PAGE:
Hopey, Changey Hero Making

IVY Litt 11-8-17

NaBloPoMo 2017: Field Notes from a Life in Medicine, Day 8

Funny how I just wrote last night about connecting new dots to old dots.  It just happened again tonight!  A couple of weeks ago I responded to an online ad for an IVY Ideas Night with David Litt, author of Thanks Obama: My Hopey, Changey White House Years, entitled, “How to Inspire, Persuade, and Entertain.”  Litt was a senior speechwriter for President Obama, so I thought I could learn new tips for presentations, and feel a little closer to the president whom I miss so much.

I’ve done public speaking since eighth grade, when our speech teacher first taught us abdominal breathing and I discovered the thrill of holding the attention of a room full of people with only my words.  I work at an academic medical center and I hold zero publications, but my CV documents over 10 years of professional presentations to various audiences.  I thought I was pretty good at this speaking thing.

Three years ago I came across this TED talk by Nancy Duarte, whose ‘secret structure’ of great presentations I have used since I subsequently read her book, Resonate.  Essentially, she recommends that we invite audiences on adventure stories, create active tension between what is and what could be, and most importantly, make the audience the hero.  I have done this better and worse since then, but I always recognize the framework when I see it.  Those familiar with this blog know that I am also a fan of Simon Sinek, whose central message is that we perform at our best when we are crystal clear about our Why.  “People don’t buy what you do, they buy Why you do it,” he says.  Barack Obama employs both authors’ principles with eloquence and finesse, which I noticed reading We Are The Change We Seek, a collection of his speeches as president.  The best speeches delivered in this construction create audiences who are inspired, motivated, and empowered to hail a meaningful call to action.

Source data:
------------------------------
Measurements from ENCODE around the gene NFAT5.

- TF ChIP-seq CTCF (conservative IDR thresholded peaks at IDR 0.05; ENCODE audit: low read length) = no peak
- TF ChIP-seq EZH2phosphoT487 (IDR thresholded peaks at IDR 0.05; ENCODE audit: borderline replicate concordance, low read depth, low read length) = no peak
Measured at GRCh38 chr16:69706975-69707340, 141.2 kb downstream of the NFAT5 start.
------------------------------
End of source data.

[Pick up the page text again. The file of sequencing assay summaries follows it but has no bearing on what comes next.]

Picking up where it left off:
Obama is could be core values

That’s basically what David Litt conveyed tonight.  When asked what advice he was given that served him best, he said, “Imagine someone in your audience will tell their friend tomorrow about your talk.  What is the one thing you want them to say about it?”  What is the Why of your talk?  Even though he no longer writes speeches for the most powerful person in the world, he expressed a desire to continue inspiring, empowering, and promoting personal agency in all whom his work touches. Make each and every audience member their own hero.

It turns out, however, that this approach applies to much more than public speaking.  On my 50 hour, 500 mile, aspen-pursuing weekend in Colorado last month, I described to my dear friend my favorite moments at work.  At the end of a patient’s day-long physical, after I have spent 90 minutes listening to their stories of weight gain and loss, work transitions and complex family dynamics, and reviewing their biometrics and blood test results, I meet with them for an additional 30 minutes to debrief.  This is when I present an integrated action plan compiled by the nutritionist, exercise physiologist, and myself.  It is a bulleted summary of our conversations throughout the day, centered on the patient’s core values and self-determined short and long term health goals, and crafted with their full participation.  I get to reflect back to my patients all that I see them doing well, and shine light on areas for potential improvement.  It’s an opportunity to explore the possible—to Aim High, Aim Higher, as the United States Air Force exhorts.  I often present the plan with phrases like, “Strong work!” “You’ got this,” and “Can’t wait to see what the coming year brings!”  My friend turned to me as we wound through autumn gold in the Rocky Mountains, a bit tearfully, and said, “You make them the hero of their own story.”  Yeah, I do, I thought, and I got a little teary, too.